As an immigrant I’m undervalued, and my wife has no sympathy

<span>‘I was a professional in Iran. I was educated, experienced and respected. But my qualifications are not recognised here.’</span><span>Photograph: Shutterstock</span>
‘I was a professional in Iran. I was educated, experienced and respected. But my qualifications are not recognised here.’Photograph: Shutterstock

The question I am a recent immigrant from Iran and I am almost at the end of my tether. I was a professional in my country. I was educated, experienced and respected. But my qualifications are not recognised here. I am now working a menial, minimum-wage job.

It is essential work, but I am struggling with how it is perceived. I feel as if I’m viewed as 80% human. I spend two hours a day on public transport. People take one look at you and then sit anywhere else rather than beside you. The work I do is tiring. I am working extra hard as my income is all we have. My wife is doing a course, so she can’t work. The reason we moved here was so she could enjoy equal rights, which women didn’t have in our country.

She doesn’t seem to think what I am doing has value. She does not understand how hard it can be to earn money. She takes it all for granted, and recently has been resenting me for not doing an equal share of the housework. We agree in principle that housework must be done by both, when I get home at night I do what I can, but she has already done most of it.

We are running a household on one minimum wage. I have not looked for any government help, because I do not want to be a burden, so there is little money. My clothes are increasingly shabby, but my wife regularly buys herself new clothes. I used to be seen as intelligent, now I’m treated as if I’m slow, and everything I do is resented by my wife. Sometimes it feels I’d be doing us all a favour if I just disappeared.

Philippa’s answer My heart goes out to you in this horrible situation. Human dignity means all people hold a special value that’s tied to their being human. It has nothing to do with class, race, nationality, financial circumstances, job, religion, or anything else other than being human. I want you to refind your dignity. It feels as though it has been stripped from you by the attitude of others to the work you have to do – as well as how you are treated on public transport, and by how your wife seems to relate to you.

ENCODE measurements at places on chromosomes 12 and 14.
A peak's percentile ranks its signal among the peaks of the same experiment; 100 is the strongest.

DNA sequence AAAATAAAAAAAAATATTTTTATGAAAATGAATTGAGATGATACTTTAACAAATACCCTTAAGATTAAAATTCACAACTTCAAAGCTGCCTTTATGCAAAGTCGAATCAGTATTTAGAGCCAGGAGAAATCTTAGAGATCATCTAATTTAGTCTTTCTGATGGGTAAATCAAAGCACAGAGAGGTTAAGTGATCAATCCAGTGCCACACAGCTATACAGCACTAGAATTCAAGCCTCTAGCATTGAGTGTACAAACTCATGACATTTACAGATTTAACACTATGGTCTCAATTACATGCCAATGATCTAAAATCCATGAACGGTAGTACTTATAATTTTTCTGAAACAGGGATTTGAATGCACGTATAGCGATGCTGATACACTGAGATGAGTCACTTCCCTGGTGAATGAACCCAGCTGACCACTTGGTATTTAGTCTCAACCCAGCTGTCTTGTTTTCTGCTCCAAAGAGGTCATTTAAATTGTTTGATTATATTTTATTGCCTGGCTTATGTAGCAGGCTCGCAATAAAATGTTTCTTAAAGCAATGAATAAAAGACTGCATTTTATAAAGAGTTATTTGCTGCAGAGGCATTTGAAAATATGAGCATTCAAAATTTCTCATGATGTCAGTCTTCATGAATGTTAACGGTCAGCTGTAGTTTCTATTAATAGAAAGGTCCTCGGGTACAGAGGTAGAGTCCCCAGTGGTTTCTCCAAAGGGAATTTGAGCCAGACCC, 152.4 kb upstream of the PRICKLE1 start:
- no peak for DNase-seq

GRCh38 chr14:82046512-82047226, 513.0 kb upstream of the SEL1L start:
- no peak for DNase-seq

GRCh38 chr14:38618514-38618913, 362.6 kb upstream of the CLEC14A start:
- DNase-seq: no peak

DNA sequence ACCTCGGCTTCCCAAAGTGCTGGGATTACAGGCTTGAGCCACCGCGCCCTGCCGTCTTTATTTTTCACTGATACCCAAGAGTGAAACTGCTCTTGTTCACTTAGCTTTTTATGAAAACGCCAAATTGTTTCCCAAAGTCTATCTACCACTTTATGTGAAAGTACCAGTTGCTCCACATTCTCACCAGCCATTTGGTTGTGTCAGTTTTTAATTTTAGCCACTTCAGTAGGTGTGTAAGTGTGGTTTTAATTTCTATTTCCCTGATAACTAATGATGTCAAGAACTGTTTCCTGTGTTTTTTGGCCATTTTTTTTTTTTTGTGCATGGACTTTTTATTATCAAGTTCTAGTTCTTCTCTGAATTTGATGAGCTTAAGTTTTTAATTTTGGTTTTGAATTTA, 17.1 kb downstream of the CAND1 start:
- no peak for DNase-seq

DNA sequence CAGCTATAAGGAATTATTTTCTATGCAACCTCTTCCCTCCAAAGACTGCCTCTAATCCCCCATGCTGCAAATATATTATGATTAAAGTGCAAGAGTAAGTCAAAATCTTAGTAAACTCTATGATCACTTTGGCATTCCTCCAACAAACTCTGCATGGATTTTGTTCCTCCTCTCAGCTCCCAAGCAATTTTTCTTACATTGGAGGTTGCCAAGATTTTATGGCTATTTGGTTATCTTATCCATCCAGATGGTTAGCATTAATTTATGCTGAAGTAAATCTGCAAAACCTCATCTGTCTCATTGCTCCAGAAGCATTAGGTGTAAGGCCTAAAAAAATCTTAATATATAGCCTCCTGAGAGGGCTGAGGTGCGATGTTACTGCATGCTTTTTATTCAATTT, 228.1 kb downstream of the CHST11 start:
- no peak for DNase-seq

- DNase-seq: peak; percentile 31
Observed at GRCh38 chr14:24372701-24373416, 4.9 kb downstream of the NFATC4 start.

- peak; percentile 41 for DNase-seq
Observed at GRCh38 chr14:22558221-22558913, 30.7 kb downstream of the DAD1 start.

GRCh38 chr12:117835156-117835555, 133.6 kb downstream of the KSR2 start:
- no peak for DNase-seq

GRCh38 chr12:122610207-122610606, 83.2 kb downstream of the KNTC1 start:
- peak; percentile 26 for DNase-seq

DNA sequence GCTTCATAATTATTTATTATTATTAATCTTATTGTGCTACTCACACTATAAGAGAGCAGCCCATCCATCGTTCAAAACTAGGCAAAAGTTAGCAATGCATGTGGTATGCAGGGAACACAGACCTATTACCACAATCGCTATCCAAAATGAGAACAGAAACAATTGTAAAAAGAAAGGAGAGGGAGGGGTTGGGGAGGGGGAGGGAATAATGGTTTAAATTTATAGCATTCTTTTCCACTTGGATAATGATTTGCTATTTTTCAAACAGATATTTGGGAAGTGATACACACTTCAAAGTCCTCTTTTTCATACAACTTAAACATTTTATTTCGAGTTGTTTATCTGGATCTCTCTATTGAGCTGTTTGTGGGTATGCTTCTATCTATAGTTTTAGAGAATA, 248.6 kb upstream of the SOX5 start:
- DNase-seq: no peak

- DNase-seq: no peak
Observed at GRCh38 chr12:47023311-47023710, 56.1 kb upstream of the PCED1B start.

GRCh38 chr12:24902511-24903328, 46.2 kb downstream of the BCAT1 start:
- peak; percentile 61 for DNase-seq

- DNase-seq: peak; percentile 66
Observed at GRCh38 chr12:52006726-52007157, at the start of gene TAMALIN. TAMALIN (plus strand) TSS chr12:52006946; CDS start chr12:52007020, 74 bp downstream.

What you don’t seem to have now is a group of friends. You need like-minded people with whom you can discuss your circumstances, people who might have been in a similar situation to you. If you are not used to getting support, it can feel hard to reach out. How you are now being treated may cause you to feel shame. Shame makes you feel like an intruder, which ruptures confidence, making it harder to ask for help, so I know it won’t feel easy, but to regain your dignity you will need to find community. I wonder if the Iranian Association could help you? Don’t be too proud to seek help. Pride does not equal dignity, but taking care of yourself does. And taking care of yourself would mean seeking advice on what benefits you may be entitled to as well. When you find community, you will be able to cherish the dignity of your group which, in turn, will make you feel better about yourself. You also need to know that you are OK exactly as you are – irrespective of how you are treated.

I’m concerned about how your wife is resenting you and buys more new clothes while you look shabby

I’m concerned about how your wife is resenting you and buys more new clothes while you look shabby. You have left behind a country and profession where you were respected, so she can pursue her educational dreams, but if your marriage means you each feel resentful, you will be heading for marital disaster. Resentment thrives in silences; it hampers communication and puts up barriers to connection and intimacy. It results in judgments being formed and blame being assigned; situations being interpreted as personal affronts; and a sense of being put upon. But resentment withers away in the face of open communication. So, sit opposite your wife, look into her eyes and in a non-blaming way tell her what your experience is and how it makes you feel.

In a nutshell, there are two things for you to find: first your dignity (don’t confuse this with pride) and second, community. And one thing for you and your wife to work on – how can we improve our marriage?

I’m worried about how you are feeling almost at the end of your tether and fantasise about “disappearing”. When you feel despairing, please ring the Samaritans on 116 123 for free, or visit

And for the rest of us, let’s remember that a friendly nod to a stranger on the bus makes a difference.

I went to a lecture recently in Mexico given by the psychotherapist Guy Pierre Tur and, referring to Donna Hicks’s work on dignity, he said: “When I hear a foreign accent, I hear effort; where I see difference, there is courage; where I see discrimination there is resilience; where I see denied dignity, I see strength and survival.”

Philippa Perry will be appearing at the Also Festival, 12-14 July 2024 (

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